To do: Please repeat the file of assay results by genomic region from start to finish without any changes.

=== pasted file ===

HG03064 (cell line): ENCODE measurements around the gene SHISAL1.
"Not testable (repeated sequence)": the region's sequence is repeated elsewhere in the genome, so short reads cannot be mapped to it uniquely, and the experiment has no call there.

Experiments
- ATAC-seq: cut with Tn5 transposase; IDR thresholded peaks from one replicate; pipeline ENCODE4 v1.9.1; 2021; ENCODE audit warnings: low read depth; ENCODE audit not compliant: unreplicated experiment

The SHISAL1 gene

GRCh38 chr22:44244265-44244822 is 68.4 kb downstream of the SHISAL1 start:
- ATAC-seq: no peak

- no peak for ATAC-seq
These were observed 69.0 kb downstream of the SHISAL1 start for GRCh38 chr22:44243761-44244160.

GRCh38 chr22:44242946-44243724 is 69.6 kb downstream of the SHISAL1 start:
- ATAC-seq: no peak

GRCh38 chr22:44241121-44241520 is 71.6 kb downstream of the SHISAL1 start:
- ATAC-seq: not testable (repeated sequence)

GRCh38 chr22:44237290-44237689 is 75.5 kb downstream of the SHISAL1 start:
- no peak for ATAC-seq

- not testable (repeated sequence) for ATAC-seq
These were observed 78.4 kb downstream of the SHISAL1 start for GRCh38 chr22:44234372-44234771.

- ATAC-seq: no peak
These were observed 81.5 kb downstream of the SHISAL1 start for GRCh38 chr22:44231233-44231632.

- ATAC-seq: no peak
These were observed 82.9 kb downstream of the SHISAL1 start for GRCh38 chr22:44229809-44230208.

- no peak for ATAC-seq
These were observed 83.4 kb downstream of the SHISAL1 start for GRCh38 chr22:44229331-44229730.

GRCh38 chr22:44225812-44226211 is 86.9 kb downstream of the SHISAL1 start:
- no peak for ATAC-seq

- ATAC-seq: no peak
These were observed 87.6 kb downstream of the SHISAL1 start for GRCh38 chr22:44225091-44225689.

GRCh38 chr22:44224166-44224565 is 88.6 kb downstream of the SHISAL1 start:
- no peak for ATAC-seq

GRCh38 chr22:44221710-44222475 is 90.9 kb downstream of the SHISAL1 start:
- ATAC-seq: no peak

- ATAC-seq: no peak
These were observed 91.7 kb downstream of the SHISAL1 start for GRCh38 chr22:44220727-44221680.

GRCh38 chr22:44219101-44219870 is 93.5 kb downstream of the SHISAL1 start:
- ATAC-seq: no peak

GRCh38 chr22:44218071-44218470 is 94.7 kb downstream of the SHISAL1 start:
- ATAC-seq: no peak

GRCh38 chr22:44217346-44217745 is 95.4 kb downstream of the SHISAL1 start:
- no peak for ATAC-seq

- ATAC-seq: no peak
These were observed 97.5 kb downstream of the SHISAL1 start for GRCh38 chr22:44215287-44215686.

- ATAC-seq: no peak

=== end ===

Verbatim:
HG03064 (cell line): ENCODE measurements around the gene SHISAL1.
"Not testable (repeated sequence)": the region's sequence is repeated elsewhere in the genome, so short reads cannot be mapped to it uniquely, and the experiment has no call there.

Experiments
- ATAC-seq: cut with Tn5 transposase; IDR thresholded peaks from one replicate; pipeline ENCODE4 v1.9.1; 2021; ENCODE audit warnings: low read depth; ENCODE audit not compliant: unreplicated experiment

The SHISAL1 gene

GRCh38 chr22:44244265-44244822 is 68.4 kb downstream of the SHISAL1 start:
- ATAC-seq: no peak

- no peak for ATAC-seq
These were observed 69.0 kb downstream of the SHISAL1 start for GRCh38 chr22:44243761-44244160.

GRCh38 chr22:44242946-44243724 is 69.6 kb downstream of the SHISAL1 start:
- ATAC-seq: no peak

GRCh38 chr22:44241121-44241520 is 71.6 kb downstream of the SHISAL1 start:
- ATAC-seq: not testable (repeated sequence)

GRCh38 chr22:44237290-44237689 is 75.5 kb downstream of the SHISAL1 start:
- no peak for ATAC-seq

- not testable (repeated sequence) for ATAC-seq
These were observed 78.4 kb downstream of the SHISAL1 start for GRCh38 chr22:44234372-44234771.

- ATAC-seq: no peak
These were observed 81.5 kb downstream of the SHISAL1 start for GRCh38 chr22:44231233-44231632.

- ATAC-seq: no peak
These were observed 82.9 kb downstream of the SHISAL1 start for GRCh38 chr22:44229809-44230208.

- no peak for ATAC-seq
These were observed 83.4 kb downstream of the SHISAL1 start for GRCh38 chr22:44229331-44229730.

GRCh38 chr22:44225812-44226211 is 86.9 kb downstream of the SHISAL1 start:
- no peak for ATAC-seq

- ATAC-seq: no peak
These were observed 87.6 kb downstream of the SHISAL1 start for GRCh38 chr22:44225091-44225689.

GRCh38 chr22:44224166-44224565 is 88.6 kb downstream of the SHISAL1 start:
- no peak for ATAC-seq

GRCh38 chr22:44221710-44222475 is 90.9 kb downstream of the SHISAL1 start:
- ATAC-seq: no peak

- ATAC-seq: no peak
These were observed 91.7 kb downstream of the SHISAL1 start for GRCh38 chr22:44220727-44221680.

GRCh38 chr22:44219101-44219870 is 93.5 kb downstream of the SHISAL1 start:
- ATAC-seq: no peak

GRCh38 chr22:44218071-44218470 is 94.7 kb downstream of the SHISAL1 start:
- ATAC-seq: no peak

GRCh38 chr22:44217346-44217745 is 95.4 kb downstream of the SHISAL1 start:
- no peak for ATAC-seq

- ATAC-seq: no peak
These were observed 97.5 kb downstream of the SHISAL1 start for GRCh38 chr22:44215287-44215686.

- ATAC-seq: no peak